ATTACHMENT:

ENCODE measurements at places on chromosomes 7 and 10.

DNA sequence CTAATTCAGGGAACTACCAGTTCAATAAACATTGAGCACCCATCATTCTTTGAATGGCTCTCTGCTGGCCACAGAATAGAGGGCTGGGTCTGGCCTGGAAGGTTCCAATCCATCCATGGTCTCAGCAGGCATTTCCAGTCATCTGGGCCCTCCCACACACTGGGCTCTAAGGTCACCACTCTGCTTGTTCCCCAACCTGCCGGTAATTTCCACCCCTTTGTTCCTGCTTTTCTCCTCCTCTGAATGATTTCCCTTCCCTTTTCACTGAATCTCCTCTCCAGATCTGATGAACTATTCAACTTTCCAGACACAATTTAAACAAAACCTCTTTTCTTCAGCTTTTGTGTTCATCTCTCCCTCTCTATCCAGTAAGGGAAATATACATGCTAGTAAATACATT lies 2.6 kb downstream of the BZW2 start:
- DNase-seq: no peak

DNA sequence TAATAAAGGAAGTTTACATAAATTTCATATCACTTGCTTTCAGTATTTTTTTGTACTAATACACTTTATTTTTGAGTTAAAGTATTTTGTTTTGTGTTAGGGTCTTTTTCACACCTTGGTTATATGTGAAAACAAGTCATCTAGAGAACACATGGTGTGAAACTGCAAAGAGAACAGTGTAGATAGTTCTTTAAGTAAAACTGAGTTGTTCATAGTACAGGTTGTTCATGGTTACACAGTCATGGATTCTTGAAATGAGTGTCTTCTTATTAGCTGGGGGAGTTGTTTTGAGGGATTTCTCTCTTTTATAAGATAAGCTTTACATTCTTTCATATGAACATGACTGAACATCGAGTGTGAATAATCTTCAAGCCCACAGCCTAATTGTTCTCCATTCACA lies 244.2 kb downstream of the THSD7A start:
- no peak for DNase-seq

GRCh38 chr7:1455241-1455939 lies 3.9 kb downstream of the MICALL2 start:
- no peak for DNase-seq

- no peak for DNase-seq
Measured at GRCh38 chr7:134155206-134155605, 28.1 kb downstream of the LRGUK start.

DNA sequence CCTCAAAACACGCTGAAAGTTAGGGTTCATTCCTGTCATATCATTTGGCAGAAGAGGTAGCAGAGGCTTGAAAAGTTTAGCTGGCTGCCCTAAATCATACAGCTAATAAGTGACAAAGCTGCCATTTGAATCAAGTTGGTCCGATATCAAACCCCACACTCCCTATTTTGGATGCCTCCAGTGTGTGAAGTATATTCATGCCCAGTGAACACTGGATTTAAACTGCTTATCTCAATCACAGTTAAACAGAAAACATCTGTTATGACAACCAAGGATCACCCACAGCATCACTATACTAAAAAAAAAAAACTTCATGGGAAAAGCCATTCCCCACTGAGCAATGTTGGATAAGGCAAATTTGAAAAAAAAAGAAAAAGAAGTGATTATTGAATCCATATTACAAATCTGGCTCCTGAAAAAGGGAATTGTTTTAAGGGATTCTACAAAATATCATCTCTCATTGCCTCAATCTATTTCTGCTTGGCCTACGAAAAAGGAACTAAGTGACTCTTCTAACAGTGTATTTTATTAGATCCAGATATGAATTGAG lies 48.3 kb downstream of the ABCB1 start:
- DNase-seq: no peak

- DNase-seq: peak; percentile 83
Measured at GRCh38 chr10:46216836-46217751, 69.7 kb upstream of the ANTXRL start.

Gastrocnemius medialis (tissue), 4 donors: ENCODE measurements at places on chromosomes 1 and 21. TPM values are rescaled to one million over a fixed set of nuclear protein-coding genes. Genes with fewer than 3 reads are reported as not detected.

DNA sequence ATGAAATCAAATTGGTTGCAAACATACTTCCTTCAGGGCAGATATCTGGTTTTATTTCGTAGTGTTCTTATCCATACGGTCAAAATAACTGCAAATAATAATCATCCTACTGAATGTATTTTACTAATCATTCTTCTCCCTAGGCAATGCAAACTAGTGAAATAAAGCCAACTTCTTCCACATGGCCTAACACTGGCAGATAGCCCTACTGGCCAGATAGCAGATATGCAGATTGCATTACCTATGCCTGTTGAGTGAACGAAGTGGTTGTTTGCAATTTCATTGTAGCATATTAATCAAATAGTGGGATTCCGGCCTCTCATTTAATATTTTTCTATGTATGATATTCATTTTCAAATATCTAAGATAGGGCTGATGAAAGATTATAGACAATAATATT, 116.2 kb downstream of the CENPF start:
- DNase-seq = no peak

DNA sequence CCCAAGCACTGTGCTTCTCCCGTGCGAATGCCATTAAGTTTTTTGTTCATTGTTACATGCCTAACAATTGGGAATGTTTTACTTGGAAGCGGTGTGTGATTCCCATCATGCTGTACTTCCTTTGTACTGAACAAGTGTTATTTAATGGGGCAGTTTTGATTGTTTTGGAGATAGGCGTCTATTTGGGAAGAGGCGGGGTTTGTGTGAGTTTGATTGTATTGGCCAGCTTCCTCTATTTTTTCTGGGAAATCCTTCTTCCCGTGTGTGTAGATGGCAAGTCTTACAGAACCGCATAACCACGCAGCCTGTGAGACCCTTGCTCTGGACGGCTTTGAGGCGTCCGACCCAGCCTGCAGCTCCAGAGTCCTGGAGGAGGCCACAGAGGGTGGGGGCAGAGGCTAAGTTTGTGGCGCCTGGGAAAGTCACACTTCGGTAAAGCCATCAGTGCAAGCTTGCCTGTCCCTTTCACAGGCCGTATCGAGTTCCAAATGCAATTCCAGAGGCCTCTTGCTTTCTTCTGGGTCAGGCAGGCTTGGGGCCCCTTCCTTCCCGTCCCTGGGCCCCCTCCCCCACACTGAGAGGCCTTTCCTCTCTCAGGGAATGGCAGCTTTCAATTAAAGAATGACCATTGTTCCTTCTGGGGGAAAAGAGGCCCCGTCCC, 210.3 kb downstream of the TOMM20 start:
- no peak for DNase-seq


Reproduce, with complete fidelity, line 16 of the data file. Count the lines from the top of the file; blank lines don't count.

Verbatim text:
- DNase-seq = no peak